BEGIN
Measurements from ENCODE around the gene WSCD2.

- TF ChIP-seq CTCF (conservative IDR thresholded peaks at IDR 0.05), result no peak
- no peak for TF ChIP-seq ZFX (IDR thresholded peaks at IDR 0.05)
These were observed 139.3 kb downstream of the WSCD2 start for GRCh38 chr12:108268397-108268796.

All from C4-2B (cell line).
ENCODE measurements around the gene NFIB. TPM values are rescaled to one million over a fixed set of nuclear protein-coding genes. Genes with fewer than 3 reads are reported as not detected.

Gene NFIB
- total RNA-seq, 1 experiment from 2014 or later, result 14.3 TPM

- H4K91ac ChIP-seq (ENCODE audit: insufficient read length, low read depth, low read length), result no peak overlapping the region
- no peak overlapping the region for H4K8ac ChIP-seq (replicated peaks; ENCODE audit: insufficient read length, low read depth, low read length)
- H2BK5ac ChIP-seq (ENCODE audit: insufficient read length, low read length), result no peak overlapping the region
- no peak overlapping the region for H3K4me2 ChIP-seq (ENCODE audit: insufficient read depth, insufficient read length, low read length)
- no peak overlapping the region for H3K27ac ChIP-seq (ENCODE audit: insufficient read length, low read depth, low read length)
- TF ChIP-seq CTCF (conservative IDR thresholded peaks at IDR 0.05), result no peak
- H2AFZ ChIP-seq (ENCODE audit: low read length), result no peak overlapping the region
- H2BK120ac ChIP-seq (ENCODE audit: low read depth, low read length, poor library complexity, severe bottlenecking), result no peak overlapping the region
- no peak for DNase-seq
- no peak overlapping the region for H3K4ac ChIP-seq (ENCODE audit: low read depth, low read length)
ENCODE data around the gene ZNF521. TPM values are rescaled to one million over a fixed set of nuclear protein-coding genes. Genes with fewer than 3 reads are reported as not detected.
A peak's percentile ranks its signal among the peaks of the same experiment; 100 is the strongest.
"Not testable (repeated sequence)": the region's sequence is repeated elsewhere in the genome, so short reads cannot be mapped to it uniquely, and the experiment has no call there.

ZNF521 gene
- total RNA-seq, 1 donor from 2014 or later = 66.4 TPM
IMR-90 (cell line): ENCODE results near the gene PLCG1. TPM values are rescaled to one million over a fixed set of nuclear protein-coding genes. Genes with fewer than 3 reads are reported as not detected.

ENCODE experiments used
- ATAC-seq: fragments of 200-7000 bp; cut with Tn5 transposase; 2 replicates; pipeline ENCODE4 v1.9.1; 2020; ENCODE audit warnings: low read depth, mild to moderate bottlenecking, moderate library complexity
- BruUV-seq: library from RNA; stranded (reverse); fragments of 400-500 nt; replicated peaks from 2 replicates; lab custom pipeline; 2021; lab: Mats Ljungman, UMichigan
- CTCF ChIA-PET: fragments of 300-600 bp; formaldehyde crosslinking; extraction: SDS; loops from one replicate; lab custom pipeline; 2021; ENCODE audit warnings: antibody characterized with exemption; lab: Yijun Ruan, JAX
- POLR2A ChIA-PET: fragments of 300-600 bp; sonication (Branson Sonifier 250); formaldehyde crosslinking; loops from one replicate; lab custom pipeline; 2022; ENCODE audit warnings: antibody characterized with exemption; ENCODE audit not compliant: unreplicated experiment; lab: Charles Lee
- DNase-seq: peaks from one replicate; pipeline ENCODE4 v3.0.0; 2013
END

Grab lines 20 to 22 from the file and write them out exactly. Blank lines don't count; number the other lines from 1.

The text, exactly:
A peak's percentile ranks its signal among the peaks of the same experiment; 100 is the strongest.
"Not testable (repeated sequence)": the region's sequence is repeated elsewhere in the genome, so short reads cannot be mapped to it uniquely, and the experiment has no call there.

ZNF521 gene